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On 2/14/2019 at 6:47 PM, Joe2713 said:

The Supplier can show commerciality through CID/CSP based on individual contracts with the Federal Government. Don't the offers/individual contracts with the Fed Gov fit the definition of a commercial item? 

No.  See, Red River Waste Solutions, LP, B-411760.2 (Jan 20, 2016):

Quote

[C]ontracts with the federal government are not generally considered to be part of the commercial marketplace.  In this regard, the FAR defines the term “Commercial item” as:  “Any item, other than real property, that is of a type customarily used by the general public or by non‑government entities for purposes other than government purposes . . . .”  FAR § 2.101 (emphasis added).  If government contracts were generally considered part of the commercial marketplace, everything the government procures could be considered a commercial item, and a significant portion of FAR Part 12 would be rendered superfluous. 

 

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In reading the Red River Waste GAO Decision, just because other government contracts have been classified as “commercial services”,  those contract might or might not be consistent with commercial practices, pricing or other significant conditions. In that case, the GAO decided that the government hadn’t shown that it is common commercial practice to unit price refuse collection.

In particular, the protestor (incumbent contract holder) argued that many of the primary costs are fixed, regardless how full the trash receptacles are. 

And - just because an agency calls a contract “commercial” doesn’t necessary confirm that it is consistent with common commercial practices.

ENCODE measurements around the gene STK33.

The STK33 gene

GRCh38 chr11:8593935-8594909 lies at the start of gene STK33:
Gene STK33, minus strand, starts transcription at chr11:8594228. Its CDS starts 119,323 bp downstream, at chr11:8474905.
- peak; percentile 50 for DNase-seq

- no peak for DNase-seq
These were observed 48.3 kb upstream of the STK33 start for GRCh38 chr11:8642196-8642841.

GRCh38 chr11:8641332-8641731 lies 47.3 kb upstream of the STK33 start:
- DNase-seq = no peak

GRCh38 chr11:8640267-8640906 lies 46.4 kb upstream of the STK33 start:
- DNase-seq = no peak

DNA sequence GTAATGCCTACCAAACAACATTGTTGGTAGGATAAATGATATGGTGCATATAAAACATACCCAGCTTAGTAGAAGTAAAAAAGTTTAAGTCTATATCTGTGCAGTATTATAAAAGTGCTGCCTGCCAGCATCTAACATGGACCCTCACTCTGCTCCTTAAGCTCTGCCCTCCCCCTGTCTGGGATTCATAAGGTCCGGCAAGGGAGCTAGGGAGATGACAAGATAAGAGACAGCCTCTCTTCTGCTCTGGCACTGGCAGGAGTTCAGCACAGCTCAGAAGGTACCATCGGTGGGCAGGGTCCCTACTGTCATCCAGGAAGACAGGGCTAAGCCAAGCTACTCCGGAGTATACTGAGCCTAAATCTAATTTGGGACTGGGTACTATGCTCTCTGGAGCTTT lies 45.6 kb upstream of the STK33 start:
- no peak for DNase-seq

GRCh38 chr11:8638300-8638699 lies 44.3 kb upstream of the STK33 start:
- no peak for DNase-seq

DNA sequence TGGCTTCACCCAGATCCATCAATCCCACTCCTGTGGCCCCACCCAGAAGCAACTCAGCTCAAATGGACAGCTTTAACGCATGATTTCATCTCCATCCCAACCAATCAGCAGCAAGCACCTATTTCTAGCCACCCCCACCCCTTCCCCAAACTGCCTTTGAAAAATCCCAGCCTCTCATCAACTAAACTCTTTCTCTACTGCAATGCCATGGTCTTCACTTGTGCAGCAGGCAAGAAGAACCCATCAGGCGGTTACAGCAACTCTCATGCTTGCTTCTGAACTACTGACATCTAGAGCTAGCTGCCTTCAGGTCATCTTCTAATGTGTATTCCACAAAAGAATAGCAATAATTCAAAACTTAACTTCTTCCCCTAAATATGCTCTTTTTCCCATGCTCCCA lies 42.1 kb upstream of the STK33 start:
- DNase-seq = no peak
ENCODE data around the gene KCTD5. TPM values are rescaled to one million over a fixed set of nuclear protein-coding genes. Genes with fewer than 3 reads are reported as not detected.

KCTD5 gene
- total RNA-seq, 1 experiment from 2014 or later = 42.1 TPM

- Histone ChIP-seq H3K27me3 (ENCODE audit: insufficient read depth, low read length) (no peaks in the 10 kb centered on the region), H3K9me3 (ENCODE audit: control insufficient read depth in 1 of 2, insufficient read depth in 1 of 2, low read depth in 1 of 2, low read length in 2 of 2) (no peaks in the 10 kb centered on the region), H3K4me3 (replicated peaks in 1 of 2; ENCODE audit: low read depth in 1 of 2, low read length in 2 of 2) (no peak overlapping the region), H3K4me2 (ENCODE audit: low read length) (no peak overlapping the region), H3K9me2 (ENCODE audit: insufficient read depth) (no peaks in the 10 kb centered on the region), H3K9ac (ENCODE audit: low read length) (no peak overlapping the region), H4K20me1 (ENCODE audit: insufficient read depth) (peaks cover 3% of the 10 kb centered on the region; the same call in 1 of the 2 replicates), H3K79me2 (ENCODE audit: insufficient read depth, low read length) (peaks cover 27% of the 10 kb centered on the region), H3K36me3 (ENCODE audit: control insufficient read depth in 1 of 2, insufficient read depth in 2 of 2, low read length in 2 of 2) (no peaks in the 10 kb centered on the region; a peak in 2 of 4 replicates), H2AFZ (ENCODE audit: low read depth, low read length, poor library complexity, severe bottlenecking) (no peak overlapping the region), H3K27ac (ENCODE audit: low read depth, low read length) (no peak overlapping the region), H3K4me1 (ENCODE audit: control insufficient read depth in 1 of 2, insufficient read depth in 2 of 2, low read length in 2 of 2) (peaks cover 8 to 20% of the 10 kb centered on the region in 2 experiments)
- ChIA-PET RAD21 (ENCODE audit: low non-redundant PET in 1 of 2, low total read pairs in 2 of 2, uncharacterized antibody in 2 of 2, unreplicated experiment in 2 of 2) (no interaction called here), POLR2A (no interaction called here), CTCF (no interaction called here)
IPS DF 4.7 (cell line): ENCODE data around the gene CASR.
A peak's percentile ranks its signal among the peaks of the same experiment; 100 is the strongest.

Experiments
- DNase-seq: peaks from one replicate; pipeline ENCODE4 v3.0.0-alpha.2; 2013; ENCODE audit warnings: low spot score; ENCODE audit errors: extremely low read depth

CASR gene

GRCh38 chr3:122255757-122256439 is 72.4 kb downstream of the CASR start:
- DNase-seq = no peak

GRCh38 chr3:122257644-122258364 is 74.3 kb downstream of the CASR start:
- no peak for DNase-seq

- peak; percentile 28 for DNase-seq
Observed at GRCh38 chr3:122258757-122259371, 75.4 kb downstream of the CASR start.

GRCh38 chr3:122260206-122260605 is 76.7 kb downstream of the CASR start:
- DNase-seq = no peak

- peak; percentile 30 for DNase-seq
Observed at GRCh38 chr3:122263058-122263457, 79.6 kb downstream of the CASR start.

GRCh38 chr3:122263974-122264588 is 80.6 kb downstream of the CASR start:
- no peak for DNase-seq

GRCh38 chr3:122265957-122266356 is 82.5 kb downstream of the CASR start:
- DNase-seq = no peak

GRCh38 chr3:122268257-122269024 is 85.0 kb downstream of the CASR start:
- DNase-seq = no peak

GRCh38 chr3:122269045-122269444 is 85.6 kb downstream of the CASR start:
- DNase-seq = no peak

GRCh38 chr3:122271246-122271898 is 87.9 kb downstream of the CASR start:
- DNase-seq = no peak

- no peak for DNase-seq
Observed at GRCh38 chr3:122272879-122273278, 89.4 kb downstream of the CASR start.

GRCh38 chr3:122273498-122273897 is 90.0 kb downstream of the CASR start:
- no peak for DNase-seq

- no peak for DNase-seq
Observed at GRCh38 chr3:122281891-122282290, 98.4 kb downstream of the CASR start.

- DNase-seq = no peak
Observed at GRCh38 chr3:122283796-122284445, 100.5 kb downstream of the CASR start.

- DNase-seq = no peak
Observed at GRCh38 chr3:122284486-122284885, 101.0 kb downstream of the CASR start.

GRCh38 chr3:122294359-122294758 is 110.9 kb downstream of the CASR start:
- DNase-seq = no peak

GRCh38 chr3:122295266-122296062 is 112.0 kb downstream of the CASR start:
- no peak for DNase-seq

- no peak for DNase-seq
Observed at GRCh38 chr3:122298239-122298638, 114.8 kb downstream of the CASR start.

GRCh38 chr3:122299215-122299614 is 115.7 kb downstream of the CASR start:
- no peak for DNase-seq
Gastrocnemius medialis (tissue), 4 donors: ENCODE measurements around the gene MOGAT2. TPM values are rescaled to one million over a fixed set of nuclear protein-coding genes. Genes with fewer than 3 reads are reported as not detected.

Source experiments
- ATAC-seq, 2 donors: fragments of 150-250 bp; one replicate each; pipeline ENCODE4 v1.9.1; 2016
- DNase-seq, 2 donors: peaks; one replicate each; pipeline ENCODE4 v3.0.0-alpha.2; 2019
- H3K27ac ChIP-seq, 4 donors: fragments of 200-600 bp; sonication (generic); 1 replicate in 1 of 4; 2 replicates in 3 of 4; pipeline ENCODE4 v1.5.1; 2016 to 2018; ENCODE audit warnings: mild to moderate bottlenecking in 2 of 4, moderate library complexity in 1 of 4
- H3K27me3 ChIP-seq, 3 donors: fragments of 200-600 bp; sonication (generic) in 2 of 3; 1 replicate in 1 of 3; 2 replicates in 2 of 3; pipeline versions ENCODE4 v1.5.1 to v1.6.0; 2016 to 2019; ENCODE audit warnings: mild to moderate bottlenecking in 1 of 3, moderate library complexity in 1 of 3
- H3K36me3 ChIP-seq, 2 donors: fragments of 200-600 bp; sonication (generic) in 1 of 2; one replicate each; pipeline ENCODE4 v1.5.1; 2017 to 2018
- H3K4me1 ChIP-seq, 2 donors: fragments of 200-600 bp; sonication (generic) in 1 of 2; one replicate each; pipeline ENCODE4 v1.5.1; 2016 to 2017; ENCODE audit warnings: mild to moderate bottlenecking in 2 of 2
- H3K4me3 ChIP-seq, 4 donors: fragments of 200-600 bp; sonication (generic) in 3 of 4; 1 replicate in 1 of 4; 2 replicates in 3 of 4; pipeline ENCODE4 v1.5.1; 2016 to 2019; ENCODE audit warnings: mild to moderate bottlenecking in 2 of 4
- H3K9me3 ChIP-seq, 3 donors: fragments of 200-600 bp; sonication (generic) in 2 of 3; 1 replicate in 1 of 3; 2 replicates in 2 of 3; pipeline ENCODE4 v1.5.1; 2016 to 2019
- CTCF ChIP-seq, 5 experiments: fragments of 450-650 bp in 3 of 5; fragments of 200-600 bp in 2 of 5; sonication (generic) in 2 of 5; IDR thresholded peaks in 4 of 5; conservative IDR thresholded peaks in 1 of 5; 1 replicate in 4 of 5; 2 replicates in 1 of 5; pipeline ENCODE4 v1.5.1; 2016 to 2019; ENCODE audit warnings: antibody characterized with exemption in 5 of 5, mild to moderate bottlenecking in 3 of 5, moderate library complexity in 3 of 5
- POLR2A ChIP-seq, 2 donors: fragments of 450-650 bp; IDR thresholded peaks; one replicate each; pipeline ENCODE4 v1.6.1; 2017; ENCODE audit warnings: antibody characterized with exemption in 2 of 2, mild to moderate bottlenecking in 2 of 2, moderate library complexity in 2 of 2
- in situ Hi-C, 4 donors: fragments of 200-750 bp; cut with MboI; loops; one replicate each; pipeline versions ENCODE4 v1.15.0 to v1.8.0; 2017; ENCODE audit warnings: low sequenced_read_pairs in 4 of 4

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Joel, aren't you conflating the question of whether an item is a commercial item with the issue of what procedures should be used to acquire that item?

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The GAO did not say that it was not a commercial item.  It concluded that the market research performed by the government was not adequate to determine that the government was purchasing trash services consistent with customary commercial practice for trash removal services outside the federal government, as required by FAR. 

I guess the question is - does buying trash services (or other services) differently than how non-federal government entities customarily contract for trash services (or other services) establish that the government’s services are “commercial services”? 

Perhaps it’s aliken to an example of pricing a contract for purchase of delivered concrete masonry units per unit with no limit on the number to be delivered per individual order; the customer could order one block or a flat-bed semi load.  But the customer wants the contract priced by the block, without separately pricing delivery charges.  It’s not done that way in commerce. 

Or how about a contract for barbers to come to a government installation to cut  new recruits hair - but the government wants a unit price per hair cut with no minimum or maximum number of recruits on any day? Or say - what if the government wants a lump sum price for hair cutting services with no way to tell how few or how many recruits will be served on any day?    

 

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The GAO concluded the market research was not adequate because it relied on other government contracts to make a commerciality determination.  In the case of Red River, the commerciality determination was whether a term/condition was commercial.  However, the principle is the same when applied to the supply or service itself.  You cannot solely rely on other government contracts when trying to assess whether something is commercial because whether or not the federal government purchases something tells you nothing about whether that supply or service is "of a type customarily used by the general public or by non‑government entities for purposes other than government purposes." 

This directly contradicts Joe2713's statement that "The Supplier can show commerciality through CID/CSP based on individual contracts with the Federal Government. Don't the offers/individual contracts with the Fed Gov fit the definition of a commercial item?"  That's what I was responding to.